A program of free screening for syphilis among pregnant women in Shenzhen (the PPSS) was launched in July 2001 to prevent and control the transmission of syphilis from mothers to children. We have conducted the first cost-effectiveness analysis of such a program in China.
Two characteristics distinguished this study from previous studies elsewhere. First, we calculated the expected APOs values due to untreated syphilis on the basis of the estimate used in calculating the global burden of sexually transmitted diseases.2,20 It may have been more valid to have received this data from an embedded randomized clinical trial in which mothers would have been grouped into those with or without the intervention and then comparing the differences between groups. However, this ideal design could not be implemented due to practical constraints and ethical disapproval. We therefore used a uniform criterion2,20 to calculate expected APOs due to maternal syphilis that could also be used for comparison between studies. Recently, Terris-Prestholt et al obtained values of APOs for those that did not receive an intervention from local historical medical records.11 Although this may have been suitable for the local situation it would have harmed the comparability with other studies. Other studies did not clearly describe the theoretical values of APOs due to syphilis, although all consistently concluded that antenatal syphilis screening was highly cost-effective.7,8,12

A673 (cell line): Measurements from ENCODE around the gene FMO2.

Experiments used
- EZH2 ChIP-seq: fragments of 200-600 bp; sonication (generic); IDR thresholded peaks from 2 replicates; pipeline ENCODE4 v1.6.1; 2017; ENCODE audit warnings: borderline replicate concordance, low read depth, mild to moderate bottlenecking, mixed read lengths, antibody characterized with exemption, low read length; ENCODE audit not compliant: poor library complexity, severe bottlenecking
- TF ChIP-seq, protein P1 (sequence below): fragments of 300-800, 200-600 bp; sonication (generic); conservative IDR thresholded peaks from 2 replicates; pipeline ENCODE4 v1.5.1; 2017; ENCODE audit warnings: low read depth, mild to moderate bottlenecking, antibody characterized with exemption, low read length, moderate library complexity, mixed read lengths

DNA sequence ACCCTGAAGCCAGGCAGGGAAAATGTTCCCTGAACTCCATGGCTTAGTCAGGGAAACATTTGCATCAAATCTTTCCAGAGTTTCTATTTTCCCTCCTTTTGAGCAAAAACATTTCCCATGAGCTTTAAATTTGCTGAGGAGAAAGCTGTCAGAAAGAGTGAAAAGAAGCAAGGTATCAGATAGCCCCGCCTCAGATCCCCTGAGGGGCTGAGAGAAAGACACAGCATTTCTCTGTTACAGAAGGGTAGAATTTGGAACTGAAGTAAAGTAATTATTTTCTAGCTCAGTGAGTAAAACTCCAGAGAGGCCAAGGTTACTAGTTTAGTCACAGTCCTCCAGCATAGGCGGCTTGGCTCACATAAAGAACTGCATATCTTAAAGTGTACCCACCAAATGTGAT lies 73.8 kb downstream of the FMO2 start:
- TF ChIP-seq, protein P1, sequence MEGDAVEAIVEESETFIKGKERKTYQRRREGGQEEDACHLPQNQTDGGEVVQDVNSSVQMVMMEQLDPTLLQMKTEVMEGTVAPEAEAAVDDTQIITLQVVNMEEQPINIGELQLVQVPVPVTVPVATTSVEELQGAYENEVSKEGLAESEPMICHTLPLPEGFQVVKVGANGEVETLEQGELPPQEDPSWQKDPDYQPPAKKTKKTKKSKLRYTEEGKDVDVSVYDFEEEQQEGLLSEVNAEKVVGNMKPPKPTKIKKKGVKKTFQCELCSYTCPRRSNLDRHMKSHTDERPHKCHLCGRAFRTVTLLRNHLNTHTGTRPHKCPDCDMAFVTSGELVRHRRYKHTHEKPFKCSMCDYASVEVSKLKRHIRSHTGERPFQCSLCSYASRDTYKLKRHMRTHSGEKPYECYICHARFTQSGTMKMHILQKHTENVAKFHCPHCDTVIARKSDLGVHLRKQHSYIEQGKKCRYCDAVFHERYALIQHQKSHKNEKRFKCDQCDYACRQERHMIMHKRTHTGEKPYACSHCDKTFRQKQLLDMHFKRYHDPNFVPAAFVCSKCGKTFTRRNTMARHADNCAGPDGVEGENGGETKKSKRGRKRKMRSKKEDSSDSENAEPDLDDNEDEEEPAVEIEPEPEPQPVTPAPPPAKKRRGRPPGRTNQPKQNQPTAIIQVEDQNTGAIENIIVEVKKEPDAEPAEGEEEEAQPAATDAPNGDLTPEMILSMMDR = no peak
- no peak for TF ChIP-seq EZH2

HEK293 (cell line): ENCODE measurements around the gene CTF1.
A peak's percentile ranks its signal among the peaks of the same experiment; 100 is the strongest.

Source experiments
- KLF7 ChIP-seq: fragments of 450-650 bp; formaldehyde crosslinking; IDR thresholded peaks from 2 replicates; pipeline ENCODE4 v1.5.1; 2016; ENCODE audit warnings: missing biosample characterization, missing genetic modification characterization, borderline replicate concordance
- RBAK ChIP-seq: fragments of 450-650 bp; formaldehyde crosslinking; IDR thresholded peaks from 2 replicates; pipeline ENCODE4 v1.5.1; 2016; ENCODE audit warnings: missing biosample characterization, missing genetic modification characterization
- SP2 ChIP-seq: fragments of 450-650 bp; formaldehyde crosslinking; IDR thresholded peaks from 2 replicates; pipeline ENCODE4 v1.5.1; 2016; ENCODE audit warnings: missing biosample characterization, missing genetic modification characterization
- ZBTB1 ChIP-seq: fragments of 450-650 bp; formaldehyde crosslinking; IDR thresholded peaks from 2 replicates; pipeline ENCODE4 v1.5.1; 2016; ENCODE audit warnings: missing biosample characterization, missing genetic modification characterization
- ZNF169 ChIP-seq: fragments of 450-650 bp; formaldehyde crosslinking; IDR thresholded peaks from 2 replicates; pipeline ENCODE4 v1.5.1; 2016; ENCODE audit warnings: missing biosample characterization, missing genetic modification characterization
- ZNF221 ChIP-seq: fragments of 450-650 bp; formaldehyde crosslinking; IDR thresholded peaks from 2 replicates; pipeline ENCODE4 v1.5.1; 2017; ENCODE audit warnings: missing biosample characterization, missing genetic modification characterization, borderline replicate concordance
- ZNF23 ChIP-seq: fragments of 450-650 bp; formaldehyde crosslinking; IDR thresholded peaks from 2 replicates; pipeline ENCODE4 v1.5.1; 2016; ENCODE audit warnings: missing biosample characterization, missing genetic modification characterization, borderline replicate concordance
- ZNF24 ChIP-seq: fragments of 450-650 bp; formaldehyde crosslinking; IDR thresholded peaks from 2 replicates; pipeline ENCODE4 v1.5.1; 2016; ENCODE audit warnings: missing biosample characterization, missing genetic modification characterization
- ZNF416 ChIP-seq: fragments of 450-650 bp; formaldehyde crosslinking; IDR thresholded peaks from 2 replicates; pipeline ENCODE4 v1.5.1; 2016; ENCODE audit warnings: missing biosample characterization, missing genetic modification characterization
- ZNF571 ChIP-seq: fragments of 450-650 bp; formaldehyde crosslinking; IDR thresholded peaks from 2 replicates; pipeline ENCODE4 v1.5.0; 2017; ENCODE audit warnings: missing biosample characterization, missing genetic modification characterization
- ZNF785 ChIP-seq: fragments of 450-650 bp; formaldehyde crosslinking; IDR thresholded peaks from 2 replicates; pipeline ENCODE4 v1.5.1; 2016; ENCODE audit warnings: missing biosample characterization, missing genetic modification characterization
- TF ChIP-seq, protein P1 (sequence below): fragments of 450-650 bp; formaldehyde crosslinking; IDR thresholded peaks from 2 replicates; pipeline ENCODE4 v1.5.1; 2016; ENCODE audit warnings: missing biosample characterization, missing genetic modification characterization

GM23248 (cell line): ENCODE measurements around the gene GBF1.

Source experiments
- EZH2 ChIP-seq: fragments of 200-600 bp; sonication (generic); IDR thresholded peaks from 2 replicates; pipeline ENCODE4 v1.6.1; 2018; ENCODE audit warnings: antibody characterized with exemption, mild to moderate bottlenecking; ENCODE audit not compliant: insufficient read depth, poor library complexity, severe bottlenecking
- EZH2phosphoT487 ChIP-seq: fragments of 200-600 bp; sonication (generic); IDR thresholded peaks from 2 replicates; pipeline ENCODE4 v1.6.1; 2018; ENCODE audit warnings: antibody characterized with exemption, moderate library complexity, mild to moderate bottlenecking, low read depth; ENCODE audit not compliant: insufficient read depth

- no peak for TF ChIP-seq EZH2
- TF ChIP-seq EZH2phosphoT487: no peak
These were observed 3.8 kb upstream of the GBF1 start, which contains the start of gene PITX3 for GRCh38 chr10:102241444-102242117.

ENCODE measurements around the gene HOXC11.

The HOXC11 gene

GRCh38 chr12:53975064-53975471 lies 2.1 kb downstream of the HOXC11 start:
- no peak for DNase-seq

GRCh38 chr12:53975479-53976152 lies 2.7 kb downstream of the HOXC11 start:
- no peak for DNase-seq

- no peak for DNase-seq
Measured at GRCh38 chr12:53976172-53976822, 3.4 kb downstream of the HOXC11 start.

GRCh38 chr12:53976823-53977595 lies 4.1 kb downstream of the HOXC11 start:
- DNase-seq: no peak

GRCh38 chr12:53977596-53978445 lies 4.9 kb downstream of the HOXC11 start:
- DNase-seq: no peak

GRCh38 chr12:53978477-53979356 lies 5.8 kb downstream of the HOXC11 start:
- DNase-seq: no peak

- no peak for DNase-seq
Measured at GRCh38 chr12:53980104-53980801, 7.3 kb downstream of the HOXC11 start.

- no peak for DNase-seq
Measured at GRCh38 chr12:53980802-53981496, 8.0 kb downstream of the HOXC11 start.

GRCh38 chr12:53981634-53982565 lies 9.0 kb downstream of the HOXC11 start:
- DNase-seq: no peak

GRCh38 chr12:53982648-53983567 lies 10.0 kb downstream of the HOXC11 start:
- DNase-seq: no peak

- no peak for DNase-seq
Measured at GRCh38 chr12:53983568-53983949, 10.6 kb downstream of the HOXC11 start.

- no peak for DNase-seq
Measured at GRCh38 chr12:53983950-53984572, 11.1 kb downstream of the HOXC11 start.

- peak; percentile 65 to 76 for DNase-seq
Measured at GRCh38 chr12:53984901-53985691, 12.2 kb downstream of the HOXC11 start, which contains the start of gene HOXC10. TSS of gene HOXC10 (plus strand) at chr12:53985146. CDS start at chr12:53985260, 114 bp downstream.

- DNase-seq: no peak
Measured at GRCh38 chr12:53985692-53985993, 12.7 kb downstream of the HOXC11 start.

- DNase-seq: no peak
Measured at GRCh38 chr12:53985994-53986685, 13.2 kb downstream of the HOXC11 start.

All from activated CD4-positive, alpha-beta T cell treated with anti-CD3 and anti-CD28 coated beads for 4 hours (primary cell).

Second, neither spontaneous nor induced abortion has been considered in previous cost-effectiveness analyses.1,3,7,11,12,14,25–27 Because spontaneous abortion is one of the syphilis related APOs and because it can be significantly reduced by intervention,11,28–30 its prevention should be considered as a potential benefit from any PMTCT program. In this study, after intervention, the cases of spontaneous abortion dropped markedly from 157 to 60. However, 17.86% (140/784) of the mothers choose to stop gestation by induced abortion after they were informed about their positive infection status. One of the reasons reported for this was that they were afraid of the adverse impact of syphilis on their children. Another reason for the high rate of induced abortion was that 68 single (unmarried) mothers were recruited who choose induced abortion due to traditional cultural reasons. Nevertheless, the program still saved 90 fetuses/infants from death.
Some other benefits from the PPSS were not included in this study. For example, the treatments not only controlled syphilis in parents but also stopped the transmission of syphilis. It could also have limited the opportunity of transmitting other sexually transmitted diseases (such as HIV and gonorrhea).2 Furthermore, the prevention of LBW in infants by the PPSS was not included in the benefits equation. It is well known that infants with LBW would be hospitalized longer and expend more money than normal ones due to premature delivery complications. Moreover, spontaneous abortion due to nonsyphilis was not excluded in the APOs, which would decrease the benefit of the PPSS somewhat. It is also well known that the infection of syphilis in pregnant women will increase the risk of preterm birth. However, this adverse outcome of pregnancy was not included in this analysis because of lack of basal data for calculating DALYs from saved preterm births. All these excluded benefits would have increased the benefit to cost ratio if they were considered in this analysis.